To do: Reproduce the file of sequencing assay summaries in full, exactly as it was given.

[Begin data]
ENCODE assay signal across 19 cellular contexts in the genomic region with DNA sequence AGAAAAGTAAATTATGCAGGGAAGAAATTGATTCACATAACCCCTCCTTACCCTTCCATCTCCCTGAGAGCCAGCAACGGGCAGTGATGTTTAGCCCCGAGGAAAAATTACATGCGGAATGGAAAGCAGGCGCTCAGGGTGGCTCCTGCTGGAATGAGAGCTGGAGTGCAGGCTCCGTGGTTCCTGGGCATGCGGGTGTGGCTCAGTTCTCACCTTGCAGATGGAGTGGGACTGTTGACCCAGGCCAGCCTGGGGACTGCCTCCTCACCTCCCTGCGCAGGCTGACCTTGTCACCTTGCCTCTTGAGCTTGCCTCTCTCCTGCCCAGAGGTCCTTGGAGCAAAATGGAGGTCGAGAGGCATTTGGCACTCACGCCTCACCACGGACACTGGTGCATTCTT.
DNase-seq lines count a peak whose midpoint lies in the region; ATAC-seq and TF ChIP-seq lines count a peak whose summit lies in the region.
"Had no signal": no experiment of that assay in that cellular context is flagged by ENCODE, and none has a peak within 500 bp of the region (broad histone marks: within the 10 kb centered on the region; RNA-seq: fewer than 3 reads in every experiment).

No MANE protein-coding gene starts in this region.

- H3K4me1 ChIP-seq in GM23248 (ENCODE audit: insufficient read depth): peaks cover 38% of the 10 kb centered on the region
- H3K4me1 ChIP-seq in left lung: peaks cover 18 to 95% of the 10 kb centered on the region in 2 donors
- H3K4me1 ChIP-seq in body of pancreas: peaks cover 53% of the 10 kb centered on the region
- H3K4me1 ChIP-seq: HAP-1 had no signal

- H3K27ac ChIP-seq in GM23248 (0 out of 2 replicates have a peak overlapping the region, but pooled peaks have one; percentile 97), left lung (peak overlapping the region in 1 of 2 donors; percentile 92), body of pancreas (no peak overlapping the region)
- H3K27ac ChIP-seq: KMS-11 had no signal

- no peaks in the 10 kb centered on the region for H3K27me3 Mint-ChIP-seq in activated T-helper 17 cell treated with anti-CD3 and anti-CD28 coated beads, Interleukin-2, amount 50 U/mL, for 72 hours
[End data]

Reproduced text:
ENCODE assay signal across 19 cellular contexts in the genomic region with DNA sequence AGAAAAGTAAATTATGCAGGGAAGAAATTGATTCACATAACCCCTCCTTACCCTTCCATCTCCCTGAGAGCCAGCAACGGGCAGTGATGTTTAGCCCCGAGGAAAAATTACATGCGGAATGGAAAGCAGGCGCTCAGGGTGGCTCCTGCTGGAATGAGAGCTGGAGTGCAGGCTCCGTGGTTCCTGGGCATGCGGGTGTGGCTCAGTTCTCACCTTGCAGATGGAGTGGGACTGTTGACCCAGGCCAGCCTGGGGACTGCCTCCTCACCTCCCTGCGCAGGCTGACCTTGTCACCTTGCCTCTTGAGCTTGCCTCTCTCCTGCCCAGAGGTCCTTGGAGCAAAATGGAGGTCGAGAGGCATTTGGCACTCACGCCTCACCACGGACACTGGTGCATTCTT.
DNase-seq lines count a peak whose midpoint lies in the region; ATAC-seq and TF ChIP-seq lines count a peak whose summit lies in the region.
"Had no signal": no experiment of that assay in that cellular context is flagged by ENCODE, and none has a peak within 500 bp of the region (broad histone marks: within the 10 kb centered on the region; RNA-seq: fewer than 3 reads in every experiment).

No MANE protein-coding gene starts in this region.

- H3K4me1 ChIP-seq in GM23248 (ENCODE audit: insufficient read depth): peaks cover 38% of the 10 kb centered on the region
- H3K4me1 ChIP-seq in left lung: peaks cover 18 to 95% of the 10 kb centered on the region in 2 donors
- H3K4me1 ChIP-seq in body of pancreas: peaks cover 53% of the 10 kb centered on the region
- H3K4me1 ChIP-seq: HAP-1 had no signal

- H3K27ac ChIP-seq in GM23248 (0 out of 2 replicates have a peak overlapping the region, but pooled peaks have one; percentile 97), left lung (peak overlapping the region in 1 of 2 donors; percentile 92), body of pancreas (no peak overlapping the region)
- H3K27ac ChIP-seq: KMS-11 had no signal

- no peaks in the 10 kb centered on the region for H3K27me3 Mint-ChIP-seq in activated T-helper 17 cell treated with anti-CD3 and anti-CD28 coated beads, Interleukin-2, amount 50 U/mL, for 72 hours